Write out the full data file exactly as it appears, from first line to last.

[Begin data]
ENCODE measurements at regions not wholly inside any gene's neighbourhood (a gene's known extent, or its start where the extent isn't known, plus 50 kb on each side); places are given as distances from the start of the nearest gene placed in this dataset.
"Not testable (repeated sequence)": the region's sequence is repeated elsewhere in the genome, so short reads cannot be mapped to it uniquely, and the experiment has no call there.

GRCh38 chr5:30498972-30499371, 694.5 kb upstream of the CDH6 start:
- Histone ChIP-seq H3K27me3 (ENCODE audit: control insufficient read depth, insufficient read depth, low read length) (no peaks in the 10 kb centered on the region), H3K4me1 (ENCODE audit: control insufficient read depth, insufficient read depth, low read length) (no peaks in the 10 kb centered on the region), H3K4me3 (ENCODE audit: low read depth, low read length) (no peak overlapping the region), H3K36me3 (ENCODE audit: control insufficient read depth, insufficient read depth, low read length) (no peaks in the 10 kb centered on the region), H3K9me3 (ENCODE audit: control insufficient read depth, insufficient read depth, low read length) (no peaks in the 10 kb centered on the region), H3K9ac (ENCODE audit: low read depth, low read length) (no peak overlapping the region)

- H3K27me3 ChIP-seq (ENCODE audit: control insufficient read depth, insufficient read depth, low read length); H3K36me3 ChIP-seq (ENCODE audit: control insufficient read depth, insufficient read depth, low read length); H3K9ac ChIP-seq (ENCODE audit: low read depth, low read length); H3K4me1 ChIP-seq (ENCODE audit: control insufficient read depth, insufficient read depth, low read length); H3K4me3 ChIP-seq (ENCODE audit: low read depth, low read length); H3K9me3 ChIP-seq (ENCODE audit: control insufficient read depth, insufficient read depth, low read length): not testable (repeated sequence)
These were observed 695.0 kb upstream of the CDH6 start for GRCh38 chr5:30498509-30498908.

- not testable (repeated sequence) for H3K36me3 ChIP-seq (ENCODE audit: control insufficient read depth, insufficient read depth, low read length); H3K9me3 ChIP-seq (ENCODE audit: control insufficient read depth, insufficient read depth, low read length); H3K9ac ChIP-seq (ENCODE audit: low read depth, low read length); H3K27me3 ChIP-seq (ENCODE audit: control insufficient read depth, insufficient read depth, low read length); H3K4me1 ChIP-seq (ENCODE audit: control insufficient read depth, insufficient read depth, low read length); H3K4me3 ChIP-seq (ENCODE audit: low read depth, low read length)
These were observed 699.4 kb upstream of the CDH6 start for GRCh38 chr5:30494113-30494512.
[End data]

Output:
ENCODE measurements at regions not wholly inside any gene's neighbourhood (a gene's known extent, or its start where the extent isn't known, plus 50 kb on each side); places are given as distances from the start of the nearest gene placed in this dataset.
"Not testable (repeated sequence)": the region's sequence is repeated elsewhere in the genome, so short reads cannot be mapped to it uniquely, and the experiment has no call there.

GRCh38 chr5:30498972-30499371, 694.5 kb upstream of the CDH6 start:
- Histone ChIP-seq H3K27me3 (ENCODE audit: control insufficient read depth, insufficient read depth, low read length) (no peaks in the 10 kb centered on the region), H3K4me1 (ENCODE audit: control insufficient read depth, insufficient read depth, low read length) (no peaks in the 10 kb centered on the region), H3K4me3 (ENCODE audit: low read depth, low read length) (no peak overlapping the region), H3K36me3 (ENCODE audit: control insufficient read depth, insufficient read depth, low read length) (no peaks in the 10 kb centered on the region), H3K9me3 (ENCODE audit: control insufficient read depth, insufficient read depth, low read length) (no peaks in the 10 kb centered on the region), H3K9ac (ENCODE audit: low read depth, low read length) (no peak overlapping the region)

- H3K27me3 ChIP-seq (ENCODE audit: control insufficient read depth, insufficient read depth, low read length); H3K36me3 ChIP-seq (ENCODE audit: control insufficient read depth, insufficient read depth, low read length); H3K9ac ChIP-seq (ENCODE audit: low read depth, low read length); H3K4me1 ChIP-seq (ENCODE audit: control insufficient read depth, insufficient read depth, low read length); H3K4me3 ChIP-seq (ENCODE audit: low read depth, low read length); H3K9me3 ChIP-seq (ENCODE audit: control insufficient read depth, insufficient read depth, low read length): not testable (repeated sequence)
These were observed 695.0 kb upstream of the CDH6 start for GRCh38 chr5:30498509-30498908.

- not testable (repeated sequence) for H3K36me3 ChIP-seq (ENCODE audit: control insufficient read depth, insufficient read depth, low read length); H3K9me3 ChIP-seq (ENCODE audit: control insufficient read depth, insufficient read depth, low read length); H3K9ac ChIP-seq (ENCODE audit: low read depth, low read length); H3K27me3 ChIP-seq (ENCODE audit: control insufficient read depth, insufficient read depth, low read length); H3K4me1 ChIP-seq (ENCODE audit: control insufficient read depth, insufficient read depth, low read length); H3K4me3 ChIP-seq (ENCODE audit: low read depth, low read length)
These were observed 699.4 kb upstream of the CDH6 start for GRCh38 chr5:30494113-30494512.